In summary, abnormalities in motivation of self-initiated tasks and motor function may play a significant role in the pathophysiology of fatigue (133). While non-dopaminergic basal ganglia pathways seem to be involved in PD-fatigue, the dopaminergic dysfunction may only play a role through extrastriatal projections.

Depression

PD patients are twice as likely to develop depression compared to healthy individuals (134). Depressive symptoms affect 40–50% of PD patients and significantly impact quality of life in PD (2). In particular, patients with cognitive impairment, longer disease duration, motor fluctuations, female gender, and higher doses of levodopa are at risk to develop depression (9).

Like other NMS, depression seems to be linked to inflammatory signaling. Increased inflammatory responses have been described both in the brain and peripheral blood of PD patients (135). Depression correlated with a high serum level of IL-10 (136) and IL-6 (137). High levels of both sIL-2R and TNF-α in blood samples from PD patients were significantly associated with more severe depression and anxiety (119). As reflection of CNS involvement, high CRP levels in CSF of PD patients were associated with more severe symptoms of depression (32). However, these findings are not specific for PD. Chronic inflammation in physically ill patients is often associated with symptoms of depression and also occurs in normal aging (138140). Moreover, PD in general is characterized by elevated levels of inflammatory cytokines, such as IL-6, tumor necrosis factor, IL-1β, IL-2, IL-10, C-reactive protein, and RANTES (141).

Depression in PD is associated with several structural and functional changes in the limbic system. In particular, changes in the amygdala, hippocampus and orbitofrontal cortex were frequently reported in PD depression (142151). The involvement of the serotonergic system was demonstrated in post-mortem tissue and validated in vivo by several PET imaging studies (152155). Compared to controls the serotonin transporter binding in non-depressed PD was lower in the striatal region, the orbitofrontal cortex, and the dorsolateral pre-frontal cortex which is an area known to be involved in major depression (155). Using dopaminergic and serotonergic presynaptic transporter radioligands a prominent role of serotonergic degeneration in limbic regions such as the anterior cingulate cortex was demonstrated (156, 157). Other PET studies observed a higher availability of the serotonin transporter in the raphe nuclei and limbic regions of depressed PD patients (152, 153). Likewise, decreased plasma levels of serotonin were found to be correlated with severity of depression (158). However, studies of the serotonin metabolite 5-hydroxyindoleacetic acid (5-HIAA) in CSF from depressed and non-depressed PD patients, have yielded contradictory results (159), and serotonergic dysfunction alone may only explain vulnerability to depression in PD. Yet, symptoms of depression are also linked to mesolimbic dopaminergic degeneration (160, 161) which is in line with the clinical observation of improvement of depression by dopaminergic treatment (162).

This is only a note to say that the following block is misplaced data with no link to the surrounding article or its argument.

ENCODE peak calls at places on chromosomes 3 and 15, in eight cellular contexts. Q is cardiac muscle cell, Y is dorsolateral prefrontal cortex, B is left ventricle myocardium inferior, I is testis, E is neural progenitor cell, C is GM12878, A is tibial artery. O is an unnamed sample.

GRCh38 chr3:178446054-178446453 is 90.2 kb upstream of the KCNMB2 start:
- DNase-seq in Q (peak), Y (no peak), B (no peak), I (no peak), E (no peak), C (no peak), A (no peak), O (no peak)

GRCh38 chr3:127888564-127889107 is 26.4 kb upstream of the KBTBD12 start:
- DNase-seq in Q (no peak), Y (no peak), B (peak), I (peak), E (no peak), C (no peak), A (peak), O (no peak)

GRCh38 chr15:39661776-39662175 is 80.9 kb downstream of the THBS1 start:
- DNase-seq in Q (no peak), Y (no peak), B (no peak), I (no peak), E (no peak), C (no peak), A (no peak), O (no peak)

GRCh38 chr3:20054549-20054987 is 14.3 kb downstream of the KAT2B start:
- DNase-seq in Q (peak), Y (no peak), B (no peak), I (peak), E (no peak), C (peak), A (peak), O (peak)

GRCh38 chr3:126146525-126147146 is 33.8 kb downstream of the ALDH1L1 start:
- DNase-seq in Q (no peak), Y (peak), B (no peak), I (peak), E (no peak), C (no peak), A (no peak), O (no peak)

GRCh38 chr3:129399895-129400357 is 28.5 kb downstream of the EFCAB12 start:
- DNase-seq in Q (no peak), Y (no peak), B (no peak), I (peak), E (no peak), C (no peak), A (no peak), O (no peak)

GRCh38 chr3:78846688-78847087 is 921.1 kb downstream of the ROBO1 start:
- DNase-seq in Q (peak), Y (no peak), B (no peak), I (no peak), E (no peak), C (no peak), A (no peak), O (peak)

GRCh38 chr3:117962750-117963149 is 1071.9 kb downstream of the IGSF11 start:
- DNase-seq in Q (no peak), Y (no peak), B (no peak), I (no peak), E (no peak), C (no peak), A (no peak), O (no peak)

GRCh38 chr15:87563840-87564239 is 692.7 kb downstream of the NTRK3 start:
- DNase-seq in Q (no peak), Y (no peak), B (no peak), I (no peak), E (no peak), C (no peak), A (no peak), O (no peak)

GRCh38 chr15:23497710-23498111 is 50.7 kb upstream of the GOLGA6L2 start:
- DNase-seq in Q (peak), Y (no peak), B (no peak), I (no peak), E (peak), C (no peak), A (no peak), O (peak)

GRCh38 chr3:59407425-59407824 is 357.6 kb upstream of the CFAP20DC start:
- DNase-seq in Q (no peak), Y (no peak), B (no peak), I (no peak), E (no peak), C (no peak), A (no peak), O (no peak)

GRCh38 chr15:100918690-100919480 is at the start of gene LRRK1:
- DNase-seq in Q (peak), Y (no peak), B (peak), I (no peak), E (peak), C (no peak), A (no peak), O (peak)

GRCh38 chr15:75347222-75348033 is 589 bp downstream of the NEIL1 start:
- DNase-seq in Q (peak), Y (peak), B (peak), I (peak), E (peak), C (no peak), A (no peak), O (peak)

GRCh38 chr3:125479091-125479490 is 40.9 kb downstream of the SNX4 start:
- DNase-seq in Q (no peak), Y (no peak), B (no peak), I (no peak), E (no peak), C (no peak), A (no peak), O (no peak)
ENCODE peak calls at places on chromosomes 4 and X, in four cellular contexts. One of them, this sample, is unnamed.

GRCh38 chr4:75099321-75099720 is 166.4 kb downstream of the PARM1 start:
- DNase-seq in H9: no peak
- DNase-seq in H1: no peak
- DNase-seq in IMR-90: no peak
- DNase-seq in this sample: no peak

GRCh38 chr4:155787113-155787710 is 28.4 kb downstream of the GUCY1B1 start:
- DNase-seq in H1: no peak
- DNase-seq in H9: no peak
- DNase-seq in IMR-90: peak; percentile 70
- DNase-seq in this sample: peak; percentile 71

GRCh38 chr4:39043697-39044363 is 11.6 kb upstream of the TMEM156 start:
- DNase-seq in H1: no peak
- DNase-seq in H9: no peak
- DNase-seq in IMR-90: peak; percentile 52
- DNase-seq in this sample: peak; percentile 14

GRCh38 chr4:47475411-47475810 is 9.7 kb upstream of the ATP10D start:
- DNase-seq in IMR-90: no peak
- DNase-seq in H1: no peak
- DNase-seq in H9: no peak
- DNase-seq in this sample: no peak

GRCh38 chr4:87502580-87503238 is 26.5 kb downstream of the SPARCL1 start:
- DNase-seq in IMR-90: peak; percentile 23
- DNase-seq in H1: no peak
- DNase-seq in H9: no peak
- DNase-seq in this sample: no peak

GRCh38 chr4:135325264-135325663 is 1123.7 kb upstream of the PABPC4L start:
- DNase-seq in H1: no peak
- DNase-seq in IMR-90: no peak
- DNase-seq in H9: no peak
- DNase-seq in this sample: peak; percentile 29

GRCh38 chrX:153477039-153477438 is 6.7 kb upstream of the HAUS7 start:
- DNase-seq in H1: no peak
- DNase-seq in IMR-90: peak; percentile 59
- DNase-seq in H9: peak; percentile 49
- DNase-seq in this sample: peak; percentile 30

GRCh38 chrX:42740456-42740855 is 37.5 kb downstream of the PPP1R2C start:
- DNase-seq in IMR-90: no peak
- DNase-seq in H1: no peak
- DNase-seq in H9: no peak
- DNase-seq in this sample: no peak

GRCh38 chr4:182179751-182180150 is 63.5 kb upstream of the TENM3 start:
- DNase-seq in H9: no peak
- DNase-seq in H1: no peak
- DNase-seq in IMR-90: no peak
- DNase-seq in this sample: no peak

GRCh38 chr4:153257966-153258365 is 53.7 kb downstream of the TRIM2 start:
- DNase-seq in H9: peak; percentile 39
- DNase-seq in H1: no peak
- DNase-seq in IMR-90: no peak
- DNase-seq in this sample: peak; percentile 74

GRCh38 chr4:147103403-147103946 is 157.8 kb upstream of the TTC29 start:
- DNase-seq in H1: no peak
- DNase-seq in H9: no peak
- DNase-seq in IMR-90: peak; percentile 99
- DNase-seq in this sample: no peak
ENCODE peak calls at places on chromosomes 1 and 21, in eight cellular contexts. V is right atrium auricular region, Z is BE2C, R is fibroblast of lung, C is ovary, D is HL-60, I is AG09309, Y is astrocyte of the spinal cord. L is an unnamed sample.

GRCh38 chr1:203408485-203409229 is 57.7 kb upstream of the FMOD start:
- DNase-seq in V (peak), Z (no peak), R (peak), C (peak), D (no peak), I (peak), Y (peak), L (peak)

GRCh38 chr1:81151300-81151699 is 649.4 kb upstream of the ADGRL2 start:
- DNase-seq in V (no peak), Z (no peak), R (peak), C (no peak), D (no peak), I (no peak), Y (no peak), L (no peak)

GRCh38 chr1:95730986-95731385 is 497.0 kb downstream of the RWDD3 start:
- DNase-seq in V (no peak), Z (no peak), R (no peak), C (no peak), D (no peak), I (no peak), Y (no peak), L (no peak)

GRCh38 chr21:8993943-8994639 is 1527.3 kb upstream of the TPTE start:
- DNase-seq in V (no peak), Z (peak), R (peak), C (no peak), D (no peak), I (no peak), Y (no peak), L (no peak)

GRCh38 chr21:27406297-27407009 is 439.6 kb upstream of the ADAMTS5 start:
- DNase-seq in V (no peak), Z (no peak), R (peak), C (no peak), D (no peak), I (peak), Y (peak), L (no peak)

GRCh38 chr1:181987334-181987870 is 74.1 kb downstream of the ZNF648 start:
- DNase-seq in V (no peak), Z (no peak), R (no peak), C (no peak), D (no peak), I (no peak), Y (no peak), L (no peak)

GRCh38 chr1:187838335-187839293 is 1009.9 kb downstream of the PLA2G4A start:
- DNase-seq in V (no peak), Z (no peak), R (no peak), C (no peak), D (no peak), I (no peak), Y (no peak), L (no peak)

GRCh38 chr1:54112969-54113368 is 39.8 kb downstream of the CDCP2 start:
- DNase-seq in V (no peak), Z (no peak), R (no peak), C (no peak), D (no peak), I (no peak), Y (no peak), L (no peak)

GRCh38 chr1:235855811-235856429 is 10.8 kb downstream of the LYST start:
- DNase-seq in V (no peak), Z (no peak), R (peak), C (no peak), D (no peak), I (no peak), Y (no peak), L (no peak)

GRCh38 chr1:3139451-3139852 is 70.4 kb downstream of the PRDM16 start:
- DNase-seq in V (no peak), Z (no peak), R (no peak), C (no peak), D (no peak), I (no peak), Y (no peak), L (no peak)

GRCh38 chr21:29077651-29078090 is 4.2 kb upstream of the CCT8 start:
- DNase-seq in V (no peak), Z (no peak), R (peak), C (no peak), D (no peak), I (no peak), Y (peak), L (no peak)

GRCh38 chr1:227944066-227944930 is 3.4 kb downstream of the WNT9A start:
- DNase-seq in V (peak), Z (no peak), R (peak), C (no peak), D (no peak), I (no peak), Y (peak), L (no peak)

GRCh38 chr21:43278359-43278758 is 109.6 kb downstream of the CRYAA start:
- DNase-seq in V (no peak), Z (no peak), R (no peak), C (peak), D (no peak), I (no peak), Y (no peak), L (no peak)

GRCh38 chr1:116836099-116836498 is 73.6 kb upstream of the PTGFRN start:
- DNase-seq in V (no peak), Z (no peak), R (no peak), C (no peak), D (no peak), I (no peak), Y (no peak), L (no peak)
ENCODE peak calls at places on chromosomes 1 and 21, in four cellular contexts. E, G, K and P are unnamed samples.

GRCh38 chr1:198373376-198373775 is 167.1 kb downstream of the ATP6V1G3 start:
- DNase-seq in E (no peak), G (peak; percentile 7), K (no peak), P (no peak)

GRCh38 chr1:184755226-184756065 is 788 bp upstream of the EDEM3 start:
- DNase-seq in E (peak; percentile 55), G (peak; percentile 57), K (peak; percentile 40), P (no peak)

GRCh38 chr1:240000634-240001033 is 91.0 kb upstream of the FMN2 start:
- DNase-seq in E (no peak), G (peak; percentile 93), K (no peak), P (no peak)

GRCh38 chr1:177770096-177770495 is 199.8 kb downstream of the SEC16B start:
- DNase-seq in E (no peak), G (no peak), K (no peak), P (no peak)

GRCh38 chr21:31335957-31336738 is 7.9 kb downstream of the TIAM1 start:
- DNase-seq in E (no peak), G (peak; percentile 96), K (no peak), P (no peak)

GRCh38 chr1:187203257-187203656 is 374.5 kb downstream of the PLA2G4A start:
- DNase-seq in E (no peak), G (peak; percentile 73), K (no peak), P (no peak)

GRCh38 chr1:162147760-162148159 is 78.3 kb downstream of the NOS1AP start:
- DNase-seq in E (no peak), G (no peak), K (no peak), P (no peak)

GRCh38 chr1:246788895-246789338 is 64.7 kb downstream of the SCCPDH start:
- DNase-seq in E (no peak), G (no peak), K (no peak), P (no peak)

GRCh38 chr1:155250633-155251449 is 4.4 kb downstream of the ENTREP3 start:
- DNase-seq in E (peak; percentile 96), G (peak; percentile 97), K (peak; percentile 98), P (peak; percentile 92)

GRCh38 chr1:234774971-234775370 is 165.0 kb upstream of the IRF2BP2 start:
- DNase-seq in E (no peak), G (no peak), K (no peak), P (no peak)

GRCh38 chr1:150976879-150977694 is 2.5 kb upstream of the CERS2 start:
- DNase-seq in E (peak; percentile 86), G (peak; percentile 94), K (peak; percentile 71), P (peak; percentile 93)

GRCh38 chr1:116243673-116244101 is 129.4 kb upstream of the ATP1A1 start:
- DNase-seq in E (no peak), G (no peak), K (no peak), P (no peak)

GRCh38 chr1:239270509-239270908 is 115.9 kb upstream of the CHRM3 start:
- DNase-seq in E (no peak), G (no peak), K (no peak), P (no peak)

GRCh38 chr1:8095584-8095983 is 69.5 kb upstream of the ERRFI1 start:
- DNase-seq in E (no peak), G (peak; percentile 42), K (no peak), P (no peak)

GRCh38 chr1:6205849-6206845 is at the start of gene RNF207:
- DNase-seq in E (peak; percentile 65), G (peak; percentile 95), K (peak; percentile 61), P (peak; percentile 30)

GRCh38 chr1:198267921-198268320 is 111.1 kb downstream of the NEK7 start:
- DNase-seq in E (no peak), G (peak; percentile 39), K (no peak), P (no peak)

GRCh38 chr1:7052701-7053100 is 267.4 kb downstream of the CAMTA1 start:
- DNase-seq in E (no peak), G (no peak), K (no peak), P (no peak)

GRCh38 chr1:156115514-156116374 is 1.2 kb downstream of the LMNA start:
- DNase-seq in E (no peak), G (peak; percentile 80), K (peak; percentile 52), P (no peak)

Conclusion

From this overview emerges a comprehensive picture of recent fluid and imaging biomarkers which have been studied in a number of clearly defined and sizable cohorts of PD patients with PD. Especially longitudinal studies are necessary to make the biomarkers potentially useful for therapeutic or even clinical trial evaluation. A number of recent studies have provided ample evidence for specific predictive biomarkers across multiple domains combining clinical, biochemical, and neuroimaging information. Yet, at this stage a lack of standardized and comparable methods preclude clinical everyday use of these biomarkers beyond their value as diagnostic or prognostic tools in cohorts of patients. Thus, more research needs to be undertaken into finding reliable combinations of predictors of NMS in PD on an individual level, and standardization and harmonization of protocols in particular in CSF handling and neuroimaging has to be taken further.

Author Contributions

TP and JG: conception, collection of data, interpretation of data, drafting the work; OW: revising the work critically for important intellectual content.

Conflict of Interest Statement

The authors declare that the research was conducted in the absence of any commercial or financial relationships that could be construed as a potential conflict of interest.

Acknowledgments

We thank Elena Huß for assistance of data collection.

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Keywords: Parkinson's disease, biomarker, non-motor syndromes, depression, fatigue, dementia

Citation: Prell T, Witte OW and Grosskreutz J (2019) Biomarkers for Dementia, Fatigue, and Depression in Parkinson's Disease. Front. Neurol. 10:195. doi: 10.3389/fneur.2019.00195

Received: 01 October 2018; Accepted: 15 February 2019;
Published: 08 March 2019.

Edited by:

Tobias Warnecke, University Hospital Münster, Germany

Reviewed by:

Walter Maetzler, University of Kiel, Germany
Gennaro Pagano, King's College London, United Kingdom

Copyright © 2019 Prell, Witte and Grosskreutz. This is an open-access article distributed under the terms of the Creative Commons Attribution License (CC BY). The use, distribution or reproduction in other forums is permitted, provided the original author(s) and the copyright owner(s) are credited and that the original publication in this journal is cited, in accordance with accepted academic practice. No use, distribution or reproduction is permitted which does not comply with these terms.

*Correspondence: Tino Prell, tino.prell@med.uni-jena.de